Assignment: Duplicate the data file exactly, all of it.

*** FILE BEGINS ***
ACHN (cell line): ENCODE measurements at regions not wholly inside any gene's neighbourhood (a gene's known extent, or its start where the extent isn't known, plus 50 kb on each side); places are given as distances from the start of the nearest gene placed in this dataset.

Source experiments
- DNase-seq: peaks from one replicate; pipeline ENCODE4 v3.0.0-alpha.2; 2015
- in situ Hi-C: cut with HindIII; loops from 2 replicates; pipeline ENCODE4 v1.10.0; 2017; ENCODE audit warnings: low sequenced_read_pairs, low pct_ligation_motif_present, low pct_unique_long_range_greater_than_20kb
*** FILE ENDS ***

ACHN (cell line): ENCODE measurements at regions not wholly inside any gene's neighbourhood (a gene's known extent, or its start where the extent isn't known, plus 50 kb on each side); places are given as distances from the start of the nearest gene placed in this dataset.

Source experiments
- DNase-seq: peaks from one replicate; pipeline ENCODE4 v3.0.0-alpha.2; 2015
- in situ Hi-C: cut with HindIII; loops from 2 replicates; pipeline ENCODE4 v1.10.0; 2017; ENCODE audit warnings: low sequenced_read_pairs, low pct_ligation_motif_present, low pct_unique_long_range_greater_than_20kb